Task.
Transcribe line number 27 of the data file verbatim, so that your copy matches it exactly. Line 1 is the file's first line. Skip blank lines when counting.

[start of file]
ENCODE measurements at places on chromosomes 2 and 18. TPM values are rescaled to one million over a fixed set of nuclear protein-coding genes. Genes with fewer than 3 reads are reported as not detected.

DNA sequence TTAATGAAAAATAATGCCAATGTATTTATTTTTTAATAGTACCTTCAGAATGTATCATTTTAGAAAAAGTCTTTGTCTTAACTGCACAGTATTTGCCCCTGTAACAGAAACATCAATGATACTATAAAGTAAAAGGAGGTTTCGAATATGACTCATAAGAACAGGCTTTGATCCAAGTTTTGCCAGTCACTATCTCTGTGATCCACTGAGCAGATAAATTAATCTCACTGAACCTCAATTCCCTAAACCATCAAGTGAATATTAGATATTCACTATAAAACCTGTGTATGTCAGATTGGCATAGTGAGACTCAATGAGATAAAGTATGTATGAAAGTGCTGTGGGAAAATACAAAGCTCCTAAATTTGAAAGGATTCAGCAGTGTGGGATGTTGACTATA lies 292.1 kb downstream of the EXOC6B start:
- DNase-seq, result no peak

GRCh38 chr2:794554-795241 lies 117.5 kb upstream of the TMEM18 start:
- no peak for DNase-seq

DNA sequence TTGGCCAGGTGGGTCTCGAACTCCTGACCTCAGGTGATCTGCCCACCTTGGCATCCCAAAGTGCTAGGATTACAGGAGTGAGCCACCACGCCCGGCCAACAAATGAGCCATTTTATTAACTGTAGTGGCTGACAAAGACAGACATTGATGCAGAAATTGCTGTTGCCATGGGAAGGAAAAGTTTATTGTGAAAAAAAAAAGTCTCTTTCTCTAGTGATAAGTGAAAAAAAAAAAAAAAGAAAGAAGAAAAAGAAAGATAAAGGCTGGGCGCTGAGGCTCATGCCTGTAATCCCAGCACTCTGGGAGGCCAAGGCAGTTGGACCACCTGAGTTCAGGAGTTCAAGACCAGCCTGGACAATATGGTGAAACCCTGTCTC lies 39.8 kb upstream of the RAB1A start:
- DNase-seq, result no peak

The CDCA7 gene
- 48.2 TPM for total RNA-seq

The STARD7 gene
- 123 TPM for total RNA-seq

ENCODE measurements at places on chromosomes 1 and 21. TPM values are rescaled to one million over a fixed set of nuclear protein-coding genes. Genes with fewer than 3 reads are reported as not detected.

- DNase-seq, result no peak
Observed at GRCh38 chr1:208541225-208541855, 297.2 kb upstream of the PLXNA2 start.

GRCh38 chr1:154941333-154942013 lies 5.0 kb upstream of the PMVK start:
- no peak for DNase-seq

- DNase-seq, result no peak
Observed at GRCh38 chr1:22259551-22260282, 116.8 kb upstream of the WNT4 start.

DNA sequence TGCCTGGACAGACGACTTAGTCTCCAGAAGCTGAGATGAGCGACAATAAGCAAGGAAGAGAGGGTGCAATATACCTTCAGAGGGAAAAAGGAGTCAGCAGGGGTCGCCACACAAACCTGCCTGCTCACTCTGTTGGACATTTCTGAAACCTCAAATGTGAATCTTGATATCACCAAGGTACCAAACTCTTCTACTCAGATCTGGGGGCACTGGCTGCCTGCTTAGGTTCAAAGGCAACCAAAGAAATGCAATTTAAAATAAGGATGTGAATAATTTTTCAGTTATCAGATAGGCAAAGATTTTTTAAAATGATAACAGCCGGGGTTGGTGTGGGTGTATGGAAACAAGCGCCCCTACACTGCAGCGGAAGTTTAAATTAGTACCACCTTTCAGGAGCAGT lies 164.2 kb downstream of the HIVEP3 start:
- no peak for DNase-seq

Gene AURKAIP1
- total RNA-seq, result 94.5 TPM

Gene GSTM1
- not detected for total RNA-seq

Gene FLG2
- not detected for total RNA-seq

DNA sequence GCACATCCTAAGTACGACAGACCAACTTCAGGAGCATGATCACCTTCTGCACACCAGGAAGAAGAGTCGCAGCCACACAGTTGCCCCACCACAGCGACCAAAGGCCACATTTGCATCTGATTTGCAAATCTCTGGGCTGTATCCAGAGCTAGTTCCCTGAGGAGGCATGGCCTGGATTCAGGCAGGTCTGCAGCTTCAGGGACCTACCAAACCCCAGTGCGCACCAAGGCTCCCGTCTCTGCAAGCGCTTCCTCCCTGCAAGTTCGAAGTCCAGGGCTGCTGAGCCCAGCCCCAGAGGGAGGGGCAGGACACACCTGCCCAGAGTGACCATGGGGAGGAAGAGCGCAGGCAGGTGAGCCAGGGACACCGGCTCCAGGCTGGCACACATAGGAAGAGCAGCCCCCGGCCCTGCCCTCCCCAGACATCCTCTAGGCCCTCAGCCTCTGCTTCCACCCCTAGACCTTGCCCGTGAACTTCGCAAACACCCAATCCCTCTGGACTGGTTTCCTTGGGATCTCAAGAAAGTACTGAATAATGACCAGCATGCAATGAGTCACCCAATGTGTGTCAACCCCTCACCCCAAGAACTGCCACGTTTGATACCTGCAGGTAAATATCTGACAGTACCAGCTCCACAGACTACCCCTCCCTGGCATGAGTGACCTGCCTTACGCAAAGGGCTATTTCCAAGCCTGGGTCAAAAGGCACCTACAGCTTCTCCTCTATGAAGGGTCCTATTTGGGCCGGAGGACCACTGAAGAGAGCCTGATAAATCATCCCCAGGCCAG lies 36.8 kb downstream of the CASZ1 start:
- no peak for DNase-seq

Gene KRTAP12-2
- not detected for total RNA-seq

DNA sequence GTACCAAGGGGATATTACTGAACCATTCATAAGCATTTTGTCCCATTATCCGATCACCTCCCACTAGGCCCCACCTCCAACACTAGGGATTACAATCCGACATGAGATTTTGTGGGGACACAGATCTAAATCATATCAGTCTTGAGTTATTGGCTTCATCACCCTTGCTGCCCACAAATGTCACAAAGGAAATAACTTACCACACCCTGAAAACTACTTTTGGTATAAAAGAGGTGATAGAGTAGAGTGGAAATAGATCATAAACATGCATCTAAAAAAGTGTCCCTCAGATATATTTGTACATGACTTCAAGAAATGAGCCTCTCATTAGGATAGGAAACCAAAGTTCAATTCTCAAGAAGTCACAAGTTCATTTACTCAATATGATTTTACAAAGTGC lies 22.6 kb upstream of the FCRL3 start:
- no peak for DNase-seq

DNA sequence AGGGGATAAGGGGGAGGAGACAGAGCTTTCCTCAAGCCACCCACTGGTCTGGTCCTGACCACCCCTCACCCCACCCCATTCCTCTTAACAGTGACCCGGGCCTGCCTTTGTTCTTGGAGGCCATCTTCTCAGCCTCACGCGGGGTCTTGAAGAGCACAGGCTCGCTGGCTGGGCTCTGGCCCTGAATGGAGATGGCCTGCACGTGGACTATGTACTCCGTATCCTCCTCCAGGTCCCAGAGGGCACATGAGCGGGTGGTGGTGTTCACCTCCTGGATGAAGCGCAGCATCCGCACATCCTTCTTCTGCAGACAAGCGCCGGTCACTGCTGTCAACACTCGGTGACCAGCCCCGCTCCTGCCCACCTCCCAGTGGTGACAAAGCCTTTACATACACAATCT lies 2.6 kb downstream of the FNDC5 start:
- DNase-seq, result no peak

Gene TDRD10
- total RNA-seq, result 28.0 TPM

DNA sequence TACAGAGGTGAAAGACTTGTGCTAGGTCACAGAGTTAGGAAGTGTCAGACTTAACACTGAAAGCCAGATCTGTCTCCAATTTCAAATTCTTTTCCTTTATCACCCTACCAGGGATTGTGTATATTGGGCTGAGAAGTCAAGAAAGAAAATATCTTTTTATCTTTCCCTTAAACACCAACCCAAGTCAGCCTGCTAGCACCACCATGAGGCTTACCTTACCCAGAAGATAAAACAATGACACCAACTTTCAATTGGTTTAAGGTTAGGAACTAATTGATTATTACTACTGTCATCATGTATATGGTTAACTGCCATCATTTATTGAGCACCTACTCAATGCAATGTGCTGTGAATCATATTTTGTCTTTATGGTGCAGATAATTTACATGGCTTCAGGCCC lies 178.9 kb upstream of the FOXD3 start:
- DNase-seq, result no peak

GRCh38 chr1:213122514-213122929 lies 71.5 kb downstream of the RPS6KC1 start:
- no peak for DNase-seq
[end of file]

DNA sequence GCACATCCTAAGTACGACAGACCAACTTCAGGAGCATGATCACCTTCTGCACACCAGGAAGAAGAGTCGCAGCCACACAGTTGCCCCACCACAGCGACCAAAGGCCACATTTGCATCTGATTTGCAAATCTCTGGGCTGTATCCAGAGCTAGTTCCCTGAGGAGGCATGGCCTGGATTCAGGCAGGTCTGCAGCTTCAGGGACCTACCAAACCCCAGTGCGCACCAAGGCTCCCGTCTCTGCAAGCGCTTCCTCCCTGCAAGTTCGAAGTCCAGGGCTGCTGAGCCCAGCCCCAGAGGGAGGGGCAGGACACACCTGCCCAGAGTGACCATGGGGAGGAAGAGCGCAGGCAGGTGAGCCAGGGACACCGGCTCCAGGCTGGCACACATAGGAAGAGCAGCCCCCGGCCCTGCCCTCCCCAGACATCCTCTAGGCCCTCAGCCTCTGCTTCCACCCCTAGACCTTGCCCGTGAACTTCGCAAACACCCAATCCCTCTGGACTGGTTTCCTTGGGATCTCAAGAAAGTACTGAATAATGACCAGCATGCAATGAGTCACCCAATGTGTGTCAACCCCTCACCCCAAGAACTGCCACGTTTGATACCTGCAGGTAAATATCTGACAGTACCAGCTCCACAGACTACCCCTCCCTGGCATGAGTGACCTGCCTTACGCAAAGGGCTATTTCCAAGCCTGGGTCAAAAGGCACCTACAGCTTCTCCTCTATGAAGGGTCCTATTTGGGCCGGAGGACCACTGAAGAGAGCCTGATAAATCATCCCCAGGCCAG lies 36.8 kb downstream of the CASZ1 start: